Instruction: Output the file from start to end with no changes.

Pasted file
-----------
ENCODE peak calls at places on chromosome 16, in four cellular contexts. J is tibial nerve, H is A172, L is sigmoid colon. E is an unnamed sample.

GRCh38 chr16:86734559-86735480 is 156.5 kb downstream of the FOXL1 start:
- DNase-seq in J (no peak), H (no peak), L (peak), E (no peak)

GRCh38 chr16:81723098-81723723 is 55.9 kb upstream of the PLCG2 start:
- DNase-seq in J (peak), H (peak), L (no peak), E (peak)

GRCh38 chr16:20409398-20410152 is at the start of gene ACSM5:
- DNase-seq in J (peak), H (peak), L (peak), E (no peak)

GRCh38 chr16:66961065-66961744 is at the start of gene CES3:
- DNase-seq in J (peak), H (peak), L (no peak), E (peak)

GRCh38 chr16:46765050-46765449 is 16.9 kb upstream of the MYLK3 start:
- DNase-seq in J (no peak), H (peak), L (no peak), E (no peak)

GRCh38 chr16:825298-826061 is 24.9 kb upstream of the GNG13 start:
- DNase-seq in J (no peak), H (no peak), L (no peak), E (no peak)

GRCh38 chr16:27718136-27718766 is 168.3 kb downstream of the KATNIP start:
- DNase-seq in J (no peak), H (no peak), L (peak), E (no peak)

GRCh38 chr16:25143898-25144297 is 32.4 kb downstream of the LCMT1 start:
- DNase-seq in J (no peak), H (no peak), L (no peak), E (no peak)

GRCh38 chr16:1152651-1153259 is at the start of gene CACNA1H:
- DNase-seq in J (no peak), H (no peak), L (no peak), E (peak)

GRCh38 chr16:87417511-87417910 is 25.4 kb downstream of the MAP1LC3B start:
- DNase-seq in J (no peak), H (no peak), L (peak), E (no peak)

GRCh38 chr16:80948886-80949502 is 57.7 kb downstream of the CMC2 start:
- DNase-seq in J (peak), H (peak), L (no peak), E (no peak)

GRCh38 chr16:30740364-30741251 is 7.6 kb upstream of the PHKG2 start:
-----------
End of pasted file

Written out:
ENCODE peak calls at places on chromosome 16, in four cellular contexts. J is tibial nerve, H is A172, L is sigmoid colon. E is an unnamed sample.

GRCh38 chr16:86734559-86735480 is 156.5 kb downstream of the FOXL1 start:
- DNase-seq in J (no peak), H (no peak), L (peak), E (no peak)

GRCh38 chr16:81723098-81723723 is 55.9 kb upstream of the PLCG2 start:
- DNase-seq in J (peak), H (peak), L (no peak), E (peak)

GRCh38 chr16:20409398-20410152 is at the start of gene ACSM5:
- DNase-seq in J (peak), H (peak), L (peak), E (no peak)

GRCh38 chr16:66961065-66961744 is at the start of gene CES3:
- DNase-seq in J (peak), H (peak), L (no peak), E (peak)

GRCh38 chr16:46765050-46765449 is 16.9 kb upstream of the MYLK3 start:
- DNase-seq in J (no peak), H (peak), L (no peak), E (no peak)

GRCh38 chr16:825298-826061 is 24.9 kb upstream of the GNG13 start:
- DNase-seq in J (no peak), H (no peak), L (no peak), E (no peak)

GRCh38 chr16:27718136-27718766 is 168.3 kb downstream of the KATNIP start:
- DNase-seq in J (no peak), H (no peak), L (peak), E (no peak)

GRCh38 chr16:25143898-25144297 is 32.4 kb downstream of the LCMT1 start:
- DNase-seq in J (no peak), H (no peak), L (no peak), E (no peak)

GRCh38 chr16:1152651-1153259 is at the start of gene CACNA1H:
- DNase-seq in J (no peak), H (no peak), L (no peak), E (peak)

GRCh38 chr16:87417511-87417910 is 25.4 kb downstream of the MAP1LC3B start:
- DNase-seq in J (no peak), H (no peak), L (peak), E (no peak)

GRCh38 chr16:80948886-80949502 is 57.7 kb downstream of the CMC2 start:
- DNase-seq in J (peak), H (peak), L (no peak), E (no peak)

GRCh38 chr16:30740364-30741251 is 7.6 kb upstream of the PHKG2 start: